Last month, a clean energy investor named Simon Holmes à Court, son of Australia’s first billionaire, helped to oust the country’s coal-friendly conservative government. A few days ago, a 42-year-old Sydney tech billionaire, Mike Cannon-Brookes, upended AGL Energy, a 185-year-old mainstay of Australia’s business establishment and its biggest carbon emitter.
The two men belong to a new generation of wealthy businesspeople ready to use their resources to hasten a shift away from fossil fuels. Both exemplify the growing power of green capital, in Australia and beyond, but Cannon-Brookes offers a wider lesson in the risks of deficient climate policy driving a disorderly energy transition.
Feeble climate action was squarely targeted by the so-called Teal independent candidates who won a string of conservative-held seats in the May 21 election, after backing from Holmes à Court. It is still unclear what Cannon-Brookes, co-founder of the Atlassian software group, will ultimately achieve at AGL, but the victory he has scored so far marks a striking development in climate investor activism.
On Monday, AGL announced the exit of its chief executive, chair and two board members as it ditched a plan to split itself in two by spinning off a power generation business that includes coal-fired power stations, one of which is not due to shut until 2045.
Cannon-Brookes, who has an 11 per cent stake in AGL, had opposed the break-up and wanted the coal plants to close much earlier. He claimed the company, which rebuffed a takeover bid he made with Canada’s Brookfield Asset Management firm earlier this year, was wedded to a “glacial” transition away from fossil fuels that was bad for the climate and for its business.
With other shareholders voicing concern about the spin-off plans, AGL has abruptly abandoned its strategy and headed into an unsettling period of headless limbo. Its remaining directors will begin a strategic review.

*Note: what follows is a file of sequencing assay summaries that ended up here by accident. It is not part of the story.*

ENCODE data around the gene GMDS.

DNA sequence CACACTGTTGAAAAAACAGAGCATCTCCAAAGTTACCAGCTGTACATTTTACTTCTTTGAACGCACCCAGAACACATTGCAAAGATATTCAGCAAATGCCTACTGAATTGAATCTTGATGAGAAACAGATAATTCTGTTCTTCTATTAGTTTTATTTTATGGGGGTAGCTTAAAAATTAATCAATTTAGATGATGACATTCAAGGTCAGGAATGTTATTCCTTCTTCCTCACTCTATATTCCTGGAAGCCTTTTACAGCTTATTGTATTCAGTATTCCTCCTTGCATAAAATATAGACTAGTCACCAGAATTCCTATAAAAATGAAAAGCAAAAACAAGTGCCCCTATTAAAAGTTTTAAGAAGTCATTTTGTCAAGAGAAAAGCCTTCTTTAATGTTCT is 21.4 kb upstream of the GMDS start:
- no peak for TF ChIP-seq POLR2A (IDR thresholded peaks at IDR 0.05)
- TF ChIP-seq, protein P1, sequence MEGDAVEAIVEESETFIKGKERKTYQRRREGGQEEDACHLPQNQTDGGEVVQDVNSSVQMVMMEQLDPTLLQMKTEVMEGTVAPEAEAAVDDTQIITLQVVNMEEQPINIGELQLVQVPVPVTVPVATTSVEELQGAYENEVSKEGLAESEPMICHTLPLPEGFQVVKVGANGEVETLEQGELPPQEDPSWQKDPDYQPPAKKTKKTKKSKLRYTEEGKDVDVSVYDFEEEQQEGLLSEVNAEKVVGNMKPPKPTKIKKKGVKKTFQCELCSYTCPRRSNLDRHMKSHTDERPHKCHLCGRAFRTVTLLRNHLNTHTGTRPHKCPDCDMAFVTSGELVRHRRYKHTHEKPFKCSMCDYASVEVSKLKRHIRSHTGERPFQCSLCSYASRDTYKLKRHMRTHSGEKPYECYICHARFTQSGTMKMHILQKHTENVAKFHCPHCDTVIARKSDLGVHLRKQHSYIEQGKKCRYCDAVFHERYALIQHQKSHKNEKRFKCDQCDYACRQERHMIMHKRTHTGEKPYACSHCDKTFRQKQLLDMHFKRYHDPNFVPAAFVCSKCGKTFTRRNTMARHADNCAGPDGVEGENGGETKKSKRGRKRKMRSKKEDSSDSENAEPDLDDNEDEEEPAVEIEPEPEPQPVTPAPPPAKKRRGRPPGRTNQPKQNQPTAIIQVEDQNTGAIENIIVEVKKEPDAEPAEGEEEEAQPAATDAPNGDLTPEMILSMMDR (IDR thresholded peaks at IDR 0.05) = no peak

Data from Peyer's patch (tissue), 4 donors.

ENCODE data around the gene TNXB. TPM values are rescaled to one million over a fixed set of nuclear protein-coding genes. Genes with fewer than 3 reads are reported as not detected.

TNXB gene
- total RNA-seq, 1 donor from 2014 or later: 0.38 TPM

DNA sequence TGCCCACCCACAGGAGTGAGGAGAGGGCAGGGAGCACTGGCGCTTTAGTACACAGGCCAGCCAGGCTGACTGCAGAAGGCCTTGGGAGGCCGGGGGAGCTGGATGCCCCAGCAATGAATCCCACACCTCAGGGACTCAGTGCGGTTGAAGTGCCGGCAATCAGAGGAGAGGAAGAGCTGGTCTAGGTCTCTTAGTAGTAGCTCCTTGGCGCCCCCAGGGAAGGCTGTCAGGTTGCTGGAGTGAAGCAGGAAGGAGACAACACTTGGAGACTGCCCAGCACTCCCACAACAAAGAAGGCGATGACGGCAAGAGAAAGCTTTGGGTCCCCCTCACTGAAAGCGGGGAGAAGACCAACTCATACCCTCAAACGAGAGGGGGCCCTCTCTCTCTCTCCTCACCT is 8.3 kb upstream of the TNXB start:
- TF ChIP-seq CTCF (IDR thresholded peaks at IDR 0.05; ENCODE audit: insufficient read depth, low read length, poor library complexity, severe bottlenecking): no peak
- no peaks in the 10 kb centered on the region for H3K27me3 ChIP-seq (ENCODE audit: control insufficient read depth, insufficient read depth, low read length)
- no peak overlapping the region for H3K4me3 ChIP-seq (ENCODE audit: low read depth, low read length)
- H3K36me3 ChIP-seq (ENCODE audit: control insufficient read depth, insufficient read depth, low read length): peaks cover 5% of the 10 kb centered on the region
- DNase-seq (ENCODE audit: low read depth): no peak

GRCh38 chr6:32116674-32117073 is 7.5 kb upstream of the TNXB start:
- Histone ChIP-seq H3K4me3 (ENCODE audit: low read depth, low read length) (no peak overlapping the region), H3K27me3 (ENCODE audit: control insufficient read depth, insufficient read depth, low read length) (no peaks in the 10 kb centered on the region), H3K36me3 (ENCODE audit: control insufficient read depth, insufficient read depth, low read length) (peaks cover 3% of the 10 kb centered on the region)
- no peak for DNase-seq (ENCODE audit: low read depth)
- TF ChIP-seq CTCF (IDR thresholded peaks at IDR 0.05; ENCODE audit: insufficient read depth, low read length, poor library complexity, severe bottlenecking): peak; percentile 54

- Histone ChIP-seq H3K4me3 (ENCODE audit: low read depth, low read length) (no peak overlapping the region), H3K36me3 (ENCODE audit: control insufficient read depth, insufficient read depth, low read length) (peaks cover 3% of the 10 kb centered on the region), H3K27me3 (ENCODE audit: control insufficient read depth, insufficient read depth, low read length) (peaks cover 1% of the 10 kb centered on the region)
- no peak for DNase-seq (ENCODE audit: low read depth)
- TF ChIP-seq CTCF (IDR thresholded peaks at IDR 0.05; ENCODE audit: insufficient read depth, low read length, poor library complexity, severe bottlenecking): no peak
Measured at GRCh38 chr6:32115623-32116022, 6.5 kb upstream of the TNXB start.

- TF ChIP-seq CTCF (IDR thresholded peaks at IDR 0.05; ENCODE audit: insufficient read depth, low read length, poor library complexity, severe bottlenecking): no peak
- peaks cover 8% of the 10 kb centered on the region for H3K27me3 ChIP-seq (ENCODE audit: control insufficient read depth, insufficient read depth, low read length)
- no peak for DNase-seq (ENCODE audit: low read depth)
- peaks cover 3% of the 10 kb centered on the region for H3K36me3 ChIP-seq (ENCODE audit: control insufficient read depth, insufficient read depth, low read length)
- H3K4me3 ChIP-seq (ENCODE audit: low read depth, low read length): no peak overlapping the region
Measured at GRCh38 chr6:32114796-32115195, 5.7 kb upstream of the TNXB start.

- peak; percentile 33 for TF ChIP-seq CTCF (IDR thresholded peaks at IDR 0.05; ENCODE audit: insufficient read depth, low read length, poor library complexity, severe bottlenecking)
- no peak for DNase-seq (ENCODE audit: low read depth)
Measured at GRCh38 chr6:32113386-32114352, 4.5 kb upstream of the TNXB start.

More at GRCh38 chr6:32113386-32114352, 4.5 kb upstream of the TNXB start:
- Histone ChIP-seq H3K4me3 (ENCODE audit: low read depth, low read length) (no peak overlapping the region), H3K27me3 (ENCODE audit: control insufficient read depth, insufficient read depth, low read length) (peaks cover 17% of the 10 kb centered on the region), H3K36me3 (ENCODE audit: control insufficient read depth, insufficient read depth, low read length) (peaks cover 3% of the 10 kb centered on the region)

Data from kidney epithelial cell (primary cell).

Cannon-Brookes, who is seeking to have two nominees on the board, says he has “a lot of ideas” for what its future direction should look like. Other investors, and trade unions representing workers at AGL coal power stations, are eager to know his plans too. Even those who support his critique of AGL’s slow pace of decarbonisation are unsure what a tech entrepreneur, albeit a highly successful one, can offer a complex, integrated energy business.
The AGL affair comes almost exactly a year after the small Engine No. 1 hedge fund unexpectedly won a campaign to replace three seats on the board of ExxonMobil. The US oil giant had also been accused of failing to plan adequately for a shift away from fossil fuels.
AGL has in some ways been the author of its own woes. It has been evident for some time that, despite unimpressive federal government climate policy efforts, Australia has become a rooftop solar powerhouse where more than one in four households generates electricity on their roofs. That has eroded the profits of the coal-fired power stations that have accounted for a large chunk of AGL’s profits.
The company has been a victim, too, of Canberra’s failure to deliver robust carbon pricing or other policies to guide a steady transition to a cleaner power system. Five years ago, as a previous AGL boss embraced renewables and pursued a future without coal, then prime minister Malcolm Turnbull publicly fought its planned closure of an ageing coal power plant because of fears it would hurt energy security.
The AGL case shows that if governments are slow to put credible green transition policies in place, climate investor activists are increasingly ready to try and do it for them.